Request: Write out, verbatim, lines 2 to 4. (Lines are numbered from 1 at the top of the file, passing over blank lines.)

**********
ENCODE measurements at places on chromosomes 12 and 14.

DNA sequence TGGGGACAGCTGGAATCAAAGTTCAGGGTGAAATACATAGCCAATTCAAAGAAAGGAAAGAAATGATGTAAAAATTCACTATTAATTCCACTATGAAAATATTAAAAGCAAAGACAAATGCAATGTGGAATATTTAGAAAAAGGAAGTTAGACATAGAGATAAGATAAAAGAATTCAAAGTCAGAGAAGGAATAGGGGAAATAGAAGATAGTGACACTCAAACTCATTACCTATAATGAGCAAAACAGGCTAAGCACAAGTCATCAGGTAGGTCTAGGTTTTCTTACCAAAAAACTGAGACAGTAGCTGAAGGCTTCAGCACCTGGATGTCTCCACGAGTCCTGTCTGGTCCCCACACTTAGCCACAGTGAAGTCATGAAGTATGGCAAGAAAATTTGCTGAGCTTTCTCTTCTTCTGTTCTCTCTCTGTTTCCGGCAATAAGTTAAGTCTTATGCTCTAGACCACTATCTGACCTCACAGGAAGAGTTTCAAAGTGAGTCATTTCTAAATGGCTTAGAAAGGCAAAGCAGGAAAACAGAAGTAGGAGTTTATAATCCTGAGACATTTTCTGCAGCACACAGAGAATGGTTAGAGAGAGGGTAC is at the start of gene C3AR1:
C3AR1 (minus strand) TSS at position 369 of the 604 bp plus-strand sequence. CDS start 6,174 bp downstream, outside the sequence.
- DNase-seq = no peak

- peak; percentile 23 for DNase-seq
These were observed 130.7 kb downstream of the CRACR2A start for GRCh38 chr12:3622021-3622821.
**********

DNA sequence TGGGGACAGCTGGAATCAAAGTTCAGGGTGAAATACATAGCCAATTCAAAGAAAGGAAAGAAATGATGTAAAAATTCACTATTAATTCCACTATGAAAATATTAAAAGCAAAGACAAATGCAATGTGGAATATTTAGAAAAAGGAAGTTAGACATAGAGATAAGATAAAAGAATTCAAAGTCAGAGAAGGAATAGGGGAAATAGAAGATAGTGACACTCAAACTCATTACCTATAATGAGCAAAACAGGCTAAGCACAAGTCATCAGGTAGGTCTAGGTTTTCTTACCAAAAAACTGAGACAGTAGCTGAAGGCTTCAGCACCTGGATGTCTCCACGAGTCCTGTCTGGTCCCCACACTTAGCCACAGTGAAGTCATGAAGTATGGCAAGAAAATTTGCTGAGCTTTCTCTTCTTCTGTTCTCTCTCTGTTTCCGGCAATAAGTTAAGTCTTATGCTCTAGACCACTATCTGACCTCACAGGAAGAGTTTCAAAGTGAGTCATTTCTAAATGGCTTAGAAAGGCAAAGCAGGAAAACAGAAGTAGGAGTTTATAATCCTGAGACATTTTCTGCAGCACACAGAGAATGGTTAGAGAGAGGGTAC is at the start of gene C3AR1:
C3AR1 (minus strand) TSS at position 369 of the 604 bp plus-strand sequence. CDS start 6,174 bp downstream, outside the sequence.
- DNase-seq = no peak